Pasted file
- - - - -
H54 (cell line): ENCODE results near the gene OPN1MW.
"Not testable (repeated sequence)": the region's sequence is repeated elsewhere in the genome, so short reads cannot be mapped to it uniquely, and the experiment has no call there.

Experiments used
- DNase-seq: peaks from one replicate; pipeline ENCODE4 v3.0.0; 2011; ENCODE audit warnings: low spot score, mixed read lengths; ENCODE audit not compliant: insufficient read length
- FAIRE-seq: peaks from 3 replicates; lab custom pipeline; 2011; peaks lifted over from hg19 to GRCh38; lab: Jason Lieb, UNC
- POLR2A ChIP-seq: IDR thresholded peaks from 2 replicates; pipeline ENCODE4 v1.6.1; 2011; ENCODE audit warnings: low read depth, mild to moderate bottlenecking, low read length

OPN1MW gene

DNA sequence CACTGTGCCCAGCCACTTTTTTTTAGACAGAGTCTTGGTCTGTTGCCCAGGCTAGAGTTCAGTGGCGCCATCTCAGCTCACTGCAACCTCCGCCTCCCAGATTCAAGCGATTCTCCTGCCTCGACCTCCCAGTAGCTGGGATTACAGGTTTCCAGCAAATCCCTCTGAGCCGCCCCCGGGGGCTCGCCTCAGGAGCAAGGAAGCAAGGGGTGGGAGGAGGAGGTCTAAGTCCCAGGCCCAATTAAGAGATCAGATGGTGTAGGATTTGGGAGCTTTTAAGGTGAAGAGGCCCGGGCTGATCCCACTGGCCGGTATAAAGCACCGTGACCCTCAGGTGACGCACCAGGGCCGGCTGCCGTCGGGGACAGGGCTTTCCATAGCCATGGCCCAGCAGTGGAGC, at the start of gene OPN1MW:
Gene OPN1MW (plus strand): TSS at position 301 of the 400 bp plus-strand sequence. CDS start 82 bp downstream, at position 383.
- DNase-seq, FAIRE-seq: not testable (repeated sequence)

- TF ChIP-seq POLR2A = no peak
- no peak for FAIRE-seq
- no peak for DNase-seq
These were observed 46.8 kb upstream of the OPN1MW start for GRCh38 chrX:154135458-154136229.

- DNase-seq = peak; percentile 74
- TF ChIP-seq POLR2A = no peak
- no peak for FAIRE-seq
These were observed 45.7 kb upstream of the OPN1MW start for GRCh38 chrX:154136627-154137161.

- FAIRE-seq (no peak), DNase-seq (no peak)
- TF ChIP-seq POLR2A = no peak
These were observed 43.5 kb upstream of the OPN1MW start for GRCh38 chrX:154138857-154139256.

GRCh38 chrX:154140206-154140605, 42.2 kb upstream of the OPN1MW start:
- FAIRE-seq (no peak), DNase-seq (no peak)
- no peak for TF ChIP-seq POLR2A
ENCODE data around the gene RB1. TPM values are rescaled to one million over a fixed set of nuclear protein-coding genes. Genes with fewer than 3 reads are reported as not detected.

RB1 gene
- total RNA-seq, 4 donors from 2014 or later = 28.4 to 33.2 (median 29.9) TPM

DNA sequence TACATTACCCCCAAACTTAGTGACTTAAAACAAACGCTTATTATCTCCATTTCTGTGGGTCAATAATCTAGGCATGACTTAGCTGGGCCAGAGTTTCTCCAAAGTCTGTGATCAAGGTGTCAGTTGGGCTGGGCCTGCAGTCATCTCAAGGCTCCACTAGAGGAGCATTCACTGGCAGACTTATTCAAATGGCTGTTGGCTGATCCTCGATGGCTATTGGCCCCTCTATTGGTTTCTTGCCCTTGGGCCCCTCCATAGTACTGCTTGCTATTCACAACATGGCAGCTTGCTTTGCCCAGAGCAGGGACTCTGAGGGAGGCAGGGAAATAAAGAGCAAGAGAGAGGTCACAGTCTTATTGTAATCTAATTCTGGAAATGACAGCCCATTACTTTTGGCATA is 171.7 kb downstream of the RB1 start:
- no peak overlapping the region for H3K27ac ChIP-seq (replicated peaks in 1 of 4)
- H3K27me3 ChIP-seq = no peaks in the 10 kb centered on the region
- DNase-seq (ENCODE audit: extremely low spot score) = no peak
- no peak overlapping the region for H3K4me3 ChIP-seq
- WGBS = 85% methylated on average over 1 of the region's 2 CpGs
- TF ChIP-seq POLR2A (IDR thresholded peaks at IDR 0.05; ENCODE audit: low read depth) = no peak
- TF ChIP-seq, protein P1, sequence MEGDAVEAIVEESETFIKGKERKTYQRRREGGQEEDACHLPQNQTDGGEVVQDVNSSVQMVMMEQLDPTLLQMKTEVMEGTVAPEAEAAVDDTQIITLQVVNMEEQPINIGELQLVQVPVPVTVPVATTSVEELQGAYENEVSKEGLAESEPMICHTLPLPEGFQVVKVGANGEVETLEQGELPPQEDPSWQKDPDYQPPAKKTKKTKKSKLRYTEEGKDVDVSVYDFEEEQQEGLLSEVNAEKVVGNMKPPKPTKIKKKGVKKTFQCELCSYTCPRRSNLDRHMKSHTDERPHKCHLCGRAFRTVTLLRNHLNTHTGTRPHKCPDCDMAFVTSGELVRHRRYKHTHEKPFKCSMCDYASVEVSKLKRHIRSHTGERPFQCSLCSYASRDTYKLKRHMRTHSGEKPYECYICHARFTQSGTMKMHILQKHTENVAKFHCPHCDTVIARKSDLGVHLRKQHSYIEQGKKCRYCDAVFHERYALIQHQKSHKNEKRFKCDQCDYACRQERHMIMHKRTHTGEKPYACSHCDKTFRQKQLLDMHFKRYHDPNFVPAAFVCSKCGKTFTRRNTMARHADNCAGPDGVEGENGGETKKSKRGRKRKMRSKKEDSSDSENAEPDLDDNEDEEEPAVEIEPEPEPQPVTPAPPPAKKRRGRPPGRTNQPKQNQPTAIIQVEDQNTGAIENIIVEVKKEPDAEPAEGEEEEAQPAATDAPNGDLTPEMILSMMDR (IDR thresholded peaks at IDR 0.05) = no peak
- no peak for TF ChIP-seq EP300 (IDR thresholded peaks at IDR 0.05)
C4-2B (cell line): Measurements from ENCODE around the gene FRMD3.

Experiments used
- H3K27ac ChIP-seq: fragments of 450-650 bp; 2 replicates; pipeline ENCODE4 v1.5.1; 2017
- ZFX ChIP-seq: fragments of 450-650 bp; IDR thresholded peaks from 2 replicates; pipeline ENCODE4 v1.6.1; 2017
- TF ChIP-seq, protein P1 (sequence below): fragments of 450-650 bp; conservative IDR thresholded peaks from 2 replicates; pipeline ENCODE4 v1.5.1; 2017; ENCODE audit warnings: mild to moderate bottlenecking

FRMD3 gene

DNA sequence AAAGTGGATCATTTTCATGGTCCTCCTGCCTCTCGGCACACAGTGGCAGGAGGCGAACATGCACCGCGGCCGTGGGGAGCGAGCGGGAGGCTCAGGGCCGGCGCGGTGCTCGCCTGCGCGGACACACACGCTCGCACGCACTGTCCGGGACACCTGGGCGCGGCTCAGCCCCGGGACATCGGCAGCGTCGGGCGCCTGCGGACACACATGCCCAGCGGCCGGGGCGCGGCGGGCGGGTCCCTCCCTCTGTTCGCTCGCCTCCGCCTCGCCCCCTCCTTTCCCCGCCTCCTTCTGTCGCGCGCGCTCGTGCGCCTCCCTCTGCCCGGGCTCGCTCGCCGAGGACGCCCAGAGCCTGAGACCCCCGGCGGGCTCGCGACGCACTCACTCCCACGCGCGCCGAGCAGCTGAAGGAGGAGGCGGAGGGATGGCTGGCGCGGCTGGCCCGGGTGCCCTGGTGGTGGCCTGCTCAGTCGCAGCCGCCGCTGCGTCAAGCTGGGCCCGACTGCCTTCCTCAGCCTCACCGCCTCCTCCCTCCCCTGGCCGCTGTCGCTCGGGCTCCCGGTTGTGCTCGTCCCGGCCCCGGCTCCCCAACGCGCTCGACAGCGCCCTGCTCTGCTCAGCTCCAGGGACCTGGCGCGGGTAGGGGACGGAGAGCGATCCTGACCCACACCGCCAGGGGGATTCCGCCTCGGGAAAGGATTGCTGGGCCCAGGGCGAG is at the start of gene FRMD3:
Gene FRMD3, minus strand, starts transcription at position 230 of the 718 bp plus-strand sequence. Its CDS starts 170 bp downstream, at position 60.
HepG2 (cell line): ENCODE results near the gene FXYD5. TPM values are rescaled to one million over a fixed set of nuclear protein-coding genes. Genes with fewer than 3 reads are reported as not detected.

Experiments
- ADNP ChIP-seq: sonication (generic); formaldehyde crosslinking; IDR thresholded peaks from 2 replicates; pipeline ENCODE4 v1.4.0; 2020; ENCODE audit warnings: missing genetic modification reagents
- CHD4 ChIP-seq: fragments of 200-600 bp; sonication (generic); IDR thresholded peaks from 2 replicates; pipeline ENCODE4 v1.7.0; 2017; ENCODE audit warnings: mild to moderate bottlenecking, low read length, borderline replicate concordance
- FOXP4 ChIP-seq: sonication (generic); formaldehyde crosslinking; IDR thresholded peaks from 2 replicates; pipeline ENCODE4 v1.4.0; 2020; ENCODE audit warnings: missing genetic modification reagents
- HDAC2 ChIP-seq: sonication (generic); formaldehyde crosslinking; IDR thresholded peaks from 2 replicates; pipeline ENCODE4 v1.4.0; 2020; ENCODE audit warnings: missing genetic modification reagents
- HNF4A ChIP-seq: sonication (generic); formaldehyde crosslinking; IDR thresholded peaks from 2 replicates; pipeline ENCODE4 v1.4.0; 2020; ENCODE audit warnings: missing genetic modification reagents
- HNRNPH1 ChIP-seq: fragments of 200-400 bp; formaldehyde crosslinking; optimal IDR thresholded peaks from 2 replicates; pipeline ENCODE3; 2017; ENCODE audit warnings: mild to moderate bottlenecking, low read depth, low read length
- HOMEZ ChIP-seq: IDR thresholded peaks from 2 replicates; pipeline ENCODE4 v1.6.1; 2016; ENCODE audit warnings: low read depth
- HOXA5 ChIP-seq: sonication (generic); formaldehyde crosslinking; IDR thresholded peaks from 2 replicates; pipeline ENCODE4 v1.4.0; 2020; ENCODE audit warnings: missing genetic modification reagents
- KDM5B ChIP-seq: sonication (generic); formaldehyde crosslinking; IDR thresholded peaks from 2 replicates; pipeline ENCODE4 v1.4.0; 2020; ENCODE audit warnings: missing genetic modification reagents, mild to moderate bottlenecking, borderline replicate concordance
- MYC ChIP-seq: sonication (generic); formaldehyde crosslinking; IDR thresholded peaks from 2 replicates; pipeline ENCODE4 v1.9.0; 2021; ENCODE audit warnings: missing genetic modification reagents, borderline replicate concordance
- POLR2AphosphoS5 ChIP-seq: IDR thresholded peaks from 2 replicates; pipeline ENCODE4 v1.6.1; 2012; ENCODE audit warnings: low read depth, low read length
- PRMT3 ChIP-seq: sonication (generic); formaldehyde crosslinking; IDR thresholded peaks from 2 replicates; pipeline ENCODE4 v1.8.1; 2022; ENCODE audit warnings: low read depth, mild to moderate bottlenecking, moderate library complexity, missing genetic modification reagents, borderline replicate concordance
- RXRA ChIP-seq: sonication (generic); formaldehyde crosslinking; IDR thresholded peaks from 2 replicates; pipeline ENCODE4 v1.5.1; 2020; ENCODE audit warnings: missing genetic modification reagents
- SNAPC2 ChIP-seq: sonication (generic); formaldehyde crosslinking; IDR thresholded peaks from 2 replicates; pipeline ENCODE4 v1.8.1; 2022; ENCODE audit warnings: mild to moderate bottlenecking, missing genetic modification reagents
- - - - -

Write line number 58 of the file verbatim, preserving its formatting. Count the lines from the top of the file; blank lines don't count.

- PRMT3 ChIP-seq: sonication (generic); formaldehyde crosslinking; IDR thresholded peaks from 2 replicates; pipeline ENCODE4 v1.8.1; 2022; ENCODE audit warnings: low read depth, mild to moderate bottlenecking, moderate library complexity, missing genetic modification reagents, borderline replicate concordance